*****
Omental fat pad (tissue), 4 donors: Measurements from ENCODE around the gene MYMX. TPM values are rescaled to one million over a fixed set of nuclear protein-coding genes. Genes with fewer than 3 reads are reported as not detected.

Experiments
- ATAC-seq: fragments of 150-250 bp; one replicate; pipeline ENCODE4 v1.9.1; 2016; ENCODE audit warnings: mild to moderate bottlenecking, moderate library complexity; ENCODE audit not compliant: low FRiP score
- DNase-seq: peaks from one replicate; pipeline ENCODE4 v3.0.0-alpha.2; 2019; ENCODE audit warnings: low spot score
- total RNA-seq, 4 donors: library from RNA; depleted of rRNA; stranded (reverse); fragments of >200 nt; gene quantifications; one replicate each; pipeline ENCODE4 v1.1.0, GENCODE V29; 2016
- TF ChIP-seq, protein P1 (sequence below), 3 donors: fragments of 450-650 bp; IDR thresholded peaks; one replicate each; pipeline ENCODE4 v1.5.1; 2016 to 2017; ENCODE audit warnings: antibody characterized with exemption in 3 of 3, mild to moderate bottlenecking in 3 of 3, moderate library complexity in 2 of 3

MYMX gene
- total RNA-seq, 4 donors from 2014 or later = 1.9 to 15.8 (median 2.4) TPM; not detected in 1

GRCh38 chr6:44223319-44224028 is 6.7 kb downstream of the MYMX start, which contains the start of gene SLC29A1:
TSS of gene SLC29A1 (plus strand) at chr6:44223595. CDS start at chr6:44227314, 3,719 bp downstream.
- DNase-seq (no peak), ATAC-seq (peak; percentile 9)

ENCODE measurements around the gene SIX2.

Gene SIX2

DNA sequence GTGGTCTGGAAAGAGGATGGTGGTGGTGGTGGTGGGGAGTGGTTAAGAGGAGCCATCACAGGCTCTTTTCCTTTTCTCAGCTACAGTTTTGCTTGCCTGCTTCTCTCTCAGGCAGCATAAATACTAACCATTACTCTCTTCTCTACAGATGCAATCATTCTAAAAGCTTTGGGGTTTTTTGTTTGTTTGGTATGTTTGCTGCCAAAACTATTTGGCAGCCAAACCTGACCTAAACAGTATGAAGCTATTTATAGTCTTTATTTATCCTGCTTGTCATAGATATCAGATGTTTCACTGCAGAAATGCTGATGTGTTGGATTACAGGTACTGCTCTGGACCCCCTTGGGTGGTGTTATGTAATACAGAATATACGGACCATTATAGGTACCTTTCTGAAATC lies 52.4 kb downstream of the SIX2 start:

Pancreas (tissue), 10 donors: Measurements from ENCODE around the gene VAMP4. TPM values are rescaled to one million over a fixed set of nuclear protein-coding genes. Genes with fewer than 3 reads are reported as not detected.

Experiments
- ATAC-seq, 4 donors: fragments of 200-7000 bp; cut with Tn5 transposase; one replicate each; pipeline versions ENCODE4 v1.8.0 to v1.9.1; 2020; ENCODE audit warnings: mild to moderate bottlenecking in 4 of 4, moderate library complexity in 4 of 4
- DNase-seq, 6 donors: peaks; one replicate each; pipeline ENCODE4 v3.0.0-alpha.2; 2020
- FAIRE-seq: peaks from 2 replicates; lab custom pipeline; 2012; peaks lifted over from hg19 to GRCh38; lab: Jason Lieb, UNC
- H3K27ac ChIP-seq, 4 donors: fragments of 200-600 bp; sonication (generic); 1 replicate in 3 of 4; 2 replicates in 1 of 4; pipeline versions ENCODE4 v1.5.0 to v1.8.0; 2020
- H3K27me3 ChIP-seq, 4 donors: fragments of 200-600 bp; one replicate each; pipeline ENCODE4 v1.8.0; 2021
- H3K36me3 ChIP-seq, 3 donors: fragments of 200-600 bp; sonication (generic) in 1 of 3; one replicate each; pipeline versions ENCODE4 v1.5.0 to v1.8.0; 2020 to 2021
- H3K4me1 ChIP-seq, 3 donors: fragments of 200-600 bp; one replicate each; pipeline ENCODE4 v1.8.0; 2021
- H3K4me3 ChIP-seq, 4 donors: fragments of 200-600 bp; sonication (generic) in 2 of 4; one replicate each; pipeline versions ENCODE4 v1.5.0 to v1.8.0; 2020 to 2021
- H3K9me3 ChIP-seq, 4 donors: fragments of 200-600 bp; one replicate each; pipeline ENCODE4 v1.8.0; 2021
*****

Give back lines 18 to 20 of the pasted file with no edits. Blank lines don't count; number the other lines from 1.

- DNase-seq, 6 donors: peaks; one replicate each; pipeline ENCODE4 v3.0.0-alpha.2; 2020
- FAIRE-seq: peaks from 2 replicates; lab custom pipeline; 2012; peaks lifted over from hg19 to GRCh38; lab: Jason Lieb, UNC
- H3K27ac ChIP-seq, 4 donors: fragments of 200-600 bp; sonication (generic); 1 replicate in 3 of 4; 2 replicates in 1 of 4; pipeline versions ENCODE4 v1.5.0 to v1.8.0; 2020